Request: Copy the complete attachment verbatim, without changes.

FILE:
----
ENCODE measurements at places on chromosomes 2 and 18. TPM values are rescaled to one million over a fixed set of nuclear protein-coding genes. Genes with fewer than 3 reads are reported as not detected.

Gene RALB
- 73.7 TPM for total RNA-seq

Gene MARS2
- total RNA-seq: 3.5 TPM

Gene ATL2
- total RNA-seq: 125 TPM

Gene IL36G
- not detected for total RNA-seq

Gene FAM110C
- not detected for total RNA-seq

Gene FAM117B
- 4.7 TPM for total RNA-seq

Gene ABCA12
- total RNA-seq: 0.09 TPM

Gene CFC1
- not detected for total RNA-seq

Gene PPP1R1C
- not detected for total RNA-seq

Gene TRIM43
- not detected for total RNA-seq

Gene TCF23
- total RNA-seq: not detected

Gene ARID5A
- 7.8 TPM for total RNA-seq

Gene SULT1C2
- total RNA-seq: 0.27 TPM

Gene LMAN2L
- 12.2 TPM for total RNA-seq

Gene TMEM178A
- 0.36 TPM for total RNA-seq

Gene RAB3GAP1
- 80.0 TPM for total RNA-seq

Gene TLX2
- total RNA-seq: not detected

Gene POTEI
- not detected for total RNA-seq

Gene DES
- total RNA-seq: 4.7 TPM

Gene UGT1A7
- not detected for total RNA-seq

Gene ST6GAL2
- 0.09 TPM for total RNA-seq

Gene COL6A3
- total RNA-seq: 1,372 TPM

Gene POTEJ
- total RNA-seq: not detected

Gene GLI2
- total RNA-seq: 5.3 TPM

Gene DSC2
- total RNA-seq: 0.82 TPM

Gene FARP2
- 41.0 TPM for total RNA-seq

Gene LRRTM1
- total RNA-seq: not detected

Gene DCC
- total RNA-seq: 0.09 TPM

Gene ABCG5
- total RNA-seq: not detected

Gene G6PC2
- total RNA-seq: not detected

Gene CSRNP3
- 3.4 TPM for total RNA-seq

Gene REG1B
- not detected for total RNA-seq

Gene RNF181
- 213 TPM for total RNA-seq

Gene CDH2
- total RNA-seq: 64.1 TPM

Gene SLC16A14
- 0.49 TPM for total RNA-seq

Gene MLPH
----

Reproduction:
ENCODE measurements at places on chromosomes 2 and 18. TPM values are rescaled to one million over a fixed set of nuclear protein-coding genes. Genes with fewer than 3 reads are reported as not detected.

Gene RALB
- 73.7 TPM for total RNA-seq

Gene MARS2
- total RNA-seq: 3.5 TPM

Gene ATL2
- total RNA-seq: 125 TPM

Gene IL36G
- not detected for total RNA-seq

Gene FAM110C
- not detected for total RNA-seq

Gene FAM117B
- 4.7 TPM for total RNA-seq

Gene ABCA12
- total RNA-seq: 0.09 TPM

Gene CFC1
- not detected for total RNA-seq

Gene PPP1R1C
- not detected for total RNA-seq

Gene TRIM43
- not detected for total RNA-seq

Gene TCF23
- total RNA-seq: not detected

Gene ARID5A
- 7.8 TPM for total RNA-seq

Gene SULT1C2
- total RNA-seq: 0.27 TPM

Gene LMAN2L
- 12.2 TPM for total RNA-seq

Gene TMEM178A
- 0.36 TPM for total RNA-seq

Gene RAB3GAP1
- 80.0 TPM for total RNA-seq

Gene TLX2
- total RNA-seq: not detected

Gene POTEI
- not detected for total RNA-seq

Gene DES
- total RNA-seq: 4.7 TPM

Gene UGT1A7
- not detected for total RNA-seq

Gene ST6GAL2
- 0.09 TPM for total RNA-seq

Gene COL6A3
- total RNA-seq: 1,372 TPM

Gene POTEJ
- total RNA-seq: not detected

Gene GLI2
- total RNA-seq: 5.3 TPM

Gene DSC2
- total RNA-seq: 0.82 TPM

Gene FARP2
- 41.0 TPM for total RNA-seq

Gene LRRTM1
- total RNA-seq: not detected

Gene DCC
- total RNA-seq: 0.09 TPM

Gene ABCG5
- total RNA-seq: not detected

Gene G6PC2
- total RNA-seq: not detected

Gene CSRNP3
- 3.4 TPM for total RNA-seq

Gene REG1B
- not detected for total RNA-seq

Gene RNF181
- 213 TPM for total RNA-seq

Gene CDH2
- total RNA-seq: 64.1 TPM

Gene SLC16A14
- 0.49 TPM for total RNA-seq

Gene MLPH